How important is patient satisfaction? Lifestyle questionnaires to the rescue

How important is patient satisfaction? Lifestyle questionnaires to the rescue

Jackson reports consulting for Alcon, Carl Zeiss Meditec, Johnson & Johnson, Oculus, RxSight and TearLab and being a shareholder in Visionary Venture Fund.

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At the recent ASCRS meeting in Washington, my fellow Abhi Guduru, MD, and I presented on “Quantifying postoperative satisfaction in patients with intraocular premium lenses” and were honored to share the value of lifestyle questionnaires.

We discovered that not only do lifestyle questionnaires improve the decision-making process of whether a premium IOL should be considered but further quantitate postoperative satisfaction in meeting patient demands based on the premium IOL ultimately selected.

Mitchell A. Jackson
Mitchell A. Jackson

Subjective preoperative testing with a modified Dell questionnaire and objective diagnostic preoperative testing with OPD-Scan III (Marco/Nidek), HD Analyzer (Keeler), Pentacam (Oculus), Cassini (i-Optics), IOLMaster 700 (Zeiss), OCT of the macula, tear film osmolarity (TearLab) and LipiView (Johnson & Johnson Vision) were performed in all patients in this evaluation.

The purpose of this analysis was to quantify postoperative satisfaction in patients with premium IOL technology relative to their own preoperative lifestyle questionnaire. The questionnaire had 23 activities of daily living consisting of near, intermediate and distance tasks that the patient would like to enjoy without glasses. Postoperatively at 1 month or greater, patients were asked if they were satisfied or unsatisfied for each of their preoperative marked activities. Satisfaction score was defined by the percent of satisfied activities and was analyzed by gender, age and preoperative refraction and among the various premium lenses.

The cross-sectional study of premium IOL patients occurred from October 2021 to January 2022 and included the Vivity or PanOptix IOL (Alcon), the Synergy IOL (Johnson & Johnson Vision) and the Light Adjustable Lens (RxSight). The target refraction for each of the IOLs was different for dominant and nondominant eyes: Light Adjustable Lens, plano and –0.75 sphere, respectively; PanOptix, first minus for both; Synergy, closest to plano or first plus for both; and Vivity, –0.25 sphere and –0.75 sphere, respectively. The study included 41 patients with a mean age similar for all four IOLs, averaging around 63 years old.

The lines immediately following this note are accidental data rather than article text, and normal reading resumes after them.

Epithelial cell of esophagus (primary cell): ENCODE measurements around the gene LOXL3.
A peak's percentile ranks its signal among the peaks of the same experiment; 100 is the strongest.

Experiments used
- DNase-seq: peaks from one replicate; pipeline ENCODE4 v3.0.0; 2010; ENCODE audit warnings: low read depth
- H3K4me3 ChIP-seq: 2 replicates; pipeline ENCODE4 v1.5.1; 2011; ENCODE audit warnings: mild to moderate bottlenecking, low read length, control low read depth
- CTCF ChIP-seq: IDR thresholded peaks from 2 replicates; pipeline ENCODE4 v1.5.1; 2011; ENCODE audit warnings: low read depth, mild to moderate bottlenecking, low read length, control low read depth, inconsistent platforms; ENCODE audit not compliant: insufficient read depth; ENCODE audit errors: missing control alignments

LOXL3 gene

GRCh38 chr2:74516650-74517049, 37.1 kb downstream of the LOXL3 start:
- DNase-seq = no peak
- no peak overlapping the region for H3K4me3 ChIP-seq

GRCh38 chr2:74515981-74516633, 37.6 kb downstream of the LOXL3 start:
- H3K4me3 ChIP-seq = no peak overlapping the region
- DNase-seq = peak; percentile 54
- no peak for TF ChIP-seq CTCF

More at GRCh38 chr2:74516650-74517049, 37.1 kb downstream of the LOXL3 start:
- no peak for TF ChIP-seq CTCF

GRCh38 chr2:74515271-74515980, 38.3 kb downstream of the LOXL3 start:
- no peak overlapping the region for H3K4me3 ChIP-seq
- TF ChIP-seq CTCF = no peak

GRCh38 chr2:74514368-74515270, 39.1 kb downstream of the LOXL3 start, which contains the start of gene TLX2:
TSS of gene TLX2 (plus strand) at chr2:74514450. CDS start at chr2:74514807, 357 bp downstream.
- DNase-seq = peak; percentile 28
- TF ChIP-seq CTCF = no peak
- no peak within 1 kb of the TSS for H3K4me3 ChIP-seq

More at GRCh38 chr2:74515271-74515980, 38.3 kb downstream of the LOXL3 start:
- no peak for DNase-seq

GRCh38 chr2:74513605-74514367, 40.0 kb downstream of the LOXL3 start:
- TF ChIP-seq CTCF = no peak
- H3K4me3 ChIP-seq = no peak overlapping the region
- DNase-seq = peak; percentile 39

Data analysis revealed the highest satisfaction was in patients with preoperative hyperopic refraction, male gender and younger than age 65 years. Based on patient satisfaction for the specific premium IOL placed, the Light Adjustable Lens (n = 12) had a 97% satisfaction score, PanOptix (n = 16) 95%, Synergy (n = 1) 100% and Vivity (n = 12) 88%. The Light Adjustable Lens had a statistically significant higher patient satisfaction compared with both PanOptix and Vivity (P < .05).

To our knowledge, this is the first study to quantify patient satisfaction relative to preoperative lifestyle questionnaires. The preoperative subjective lifestyle questionnaire is as important as objective diagnostic testing for premium IOL selection. Quantifying postoperative patient satisfaction can help standardize and assess if patient demands are met and help guide future IOL decisions to enable greater patient satisfaction. Lifestyle questionnaires can definitely come to the rescue for premium surgeons. Continue to stay safe and healthy.